Hear Adam Vines read his poem “Toilet Flowers” from 32 Poems 8.2 in the One Pause audio archives.
Egyptian women tied papyrus ebers
into Isis knots, damming the moon blood,
the open wound from Toth, and farther east,
girls watched their mothers wrapping theirs
out of the same thin paper from which they folded swans,
and later, a man designed the “catamenial [monthly] device,”
and a man called it tampion—a plug for a cannon,
keeping out dust and moisture.
My high school girlfriend called it George;
she’d say, “George is in town this week”
when I walked my fingers up her thigh.
But at ten, I knew none of this.
They sat in an open box next to the toilet
I shared with my three brothers, father,
and mother. They didn’t come with Mother’s warnings
or reprimands like “don’t swordfight with the plunger;
_____ will kill you; _____ will make you go blind.”
I knew they were for her; all else was a mystery.
So one early Sunday morning while my family
still slept, I latched the bathroom door,
peeled back the wrapped as if it were a popsicle,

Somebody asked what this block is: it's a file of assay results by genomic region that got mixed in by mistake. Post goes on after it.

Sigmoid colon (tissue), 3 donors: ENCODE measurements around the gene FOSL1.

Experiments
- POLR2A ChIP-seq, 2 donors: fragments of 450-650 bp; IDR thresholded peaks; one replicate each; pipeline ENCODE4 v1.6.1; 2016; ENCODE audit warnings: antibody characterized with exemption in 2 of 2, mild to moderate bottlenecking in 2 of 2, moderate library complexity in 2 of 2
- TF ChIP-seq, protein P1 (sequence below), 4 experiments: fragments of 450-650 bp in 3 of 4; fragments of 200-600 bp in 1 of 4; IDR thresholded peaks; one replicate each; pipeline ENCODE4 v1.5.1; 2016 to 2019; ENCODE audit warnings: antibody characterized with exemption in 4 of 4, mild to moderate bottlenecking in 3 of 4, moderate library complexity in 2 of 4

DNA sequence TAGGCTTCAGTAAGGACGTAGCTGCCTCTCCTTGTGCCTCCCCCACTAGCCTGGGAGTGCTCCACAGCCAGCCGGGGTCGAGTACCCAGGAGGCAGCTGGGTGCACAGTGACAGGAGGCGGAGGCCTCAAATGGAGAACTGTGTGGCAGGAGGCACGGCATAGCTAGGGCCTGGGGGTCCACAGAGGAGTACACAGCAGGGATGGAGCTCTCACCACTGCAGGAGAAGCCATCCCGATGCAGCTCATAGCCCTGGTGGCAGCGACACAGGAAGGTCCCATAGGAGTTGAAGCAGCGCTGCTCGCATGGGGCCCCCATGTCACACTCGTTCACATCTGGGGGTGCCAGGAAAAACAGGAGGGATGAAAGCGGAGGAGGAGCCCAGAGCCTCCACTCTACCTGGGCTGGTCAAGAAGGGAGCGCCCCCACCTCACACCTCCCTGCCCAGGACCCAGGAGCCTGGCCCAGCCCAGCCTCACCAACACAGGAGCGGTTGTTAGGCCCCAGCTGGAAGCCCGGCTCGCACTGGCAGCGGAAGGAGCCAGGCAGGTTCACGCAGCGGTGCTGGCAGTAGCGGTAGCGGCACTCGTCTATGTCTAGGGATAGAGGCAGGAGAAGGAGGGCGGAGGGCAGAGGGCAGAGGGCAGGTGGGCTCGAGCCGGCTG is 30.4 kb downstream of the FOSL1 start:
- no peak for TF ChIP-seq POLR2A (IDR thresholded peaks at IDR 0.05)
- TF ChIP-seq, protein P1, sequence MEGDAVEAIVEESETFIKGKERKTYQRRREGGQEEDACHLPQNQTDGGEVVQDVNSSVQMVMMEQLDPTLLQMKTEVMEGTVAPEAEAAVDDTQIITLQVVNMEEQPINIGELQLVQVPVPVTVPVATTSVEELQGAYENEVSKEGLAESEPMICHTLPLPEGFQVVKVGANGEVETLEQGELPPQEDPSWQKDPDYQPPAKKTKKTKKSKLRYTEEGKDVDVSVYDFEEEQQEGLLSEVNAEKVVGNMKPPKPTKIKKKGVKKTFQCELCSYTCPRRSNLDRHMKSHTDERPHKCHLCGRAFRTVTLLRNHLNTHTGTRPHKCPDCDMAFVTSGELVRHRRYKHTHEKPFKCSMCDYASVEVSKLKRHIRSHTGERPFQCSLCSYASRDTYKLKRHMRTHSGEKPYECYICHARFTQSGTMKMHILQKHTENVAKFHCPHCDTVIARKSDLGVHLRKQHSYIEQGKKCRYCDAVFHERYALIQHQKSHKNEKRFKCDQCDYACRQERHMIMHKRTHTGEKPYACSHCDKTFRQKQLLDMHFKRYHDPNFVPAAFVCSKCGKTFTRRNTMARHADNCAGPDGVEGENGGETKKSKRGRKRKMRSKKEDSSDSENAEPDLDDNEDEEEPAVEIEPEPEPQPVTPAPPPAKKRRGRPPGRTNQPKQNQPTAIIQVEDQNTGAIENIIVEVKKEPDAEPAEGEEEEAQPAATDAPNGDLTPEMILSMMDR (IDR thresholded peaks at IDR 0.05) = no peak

and held the plunger: a cannon, a gun barrel.
I pulled on the string, holding the pledget like a mouse
by its tail. I smelled it, pressed my thumbnail
into its soft density, placed it on the sconce like a candle.
Pretending to light it, I threw it into the tub
like an M80, imagined Gabriel
or Michael scintillating the fuse
with the embered punk of their pupils
then tossing the pure-white scourge at Satan.
I opened another, then three, four,
more and more, holding them in the corner
of my mouth while squinting one eye
like my father chewing his cigar,
tucking them like grenades
into the waistband of my skivvies.
One fell into the toilet and slowly opened
like a moonflower, burgeoning
to life like I imagined the sea monkeys in ads
on the back cover of my comics would.
I dropped all of them in, one by one,
watching as they bloomed in the bowl.
My mother’s footsteps, her voice
behind the door—and I flushed them.
The water rose, spilling over the porcelain lip.
And when I faced my mother—the bathroom
now flooded—I felt shame
for her secret I thought I now knew,
for the beauty I had created
and the sin of creating it.
Adam Vines is an assistant professor of English at the University of Alabama at Birmingham. His poems have appeared recently or are forthcoming in Tampa Review, The Literary Review, Redivider, Poet Lore, and Hunger Mountain, among others.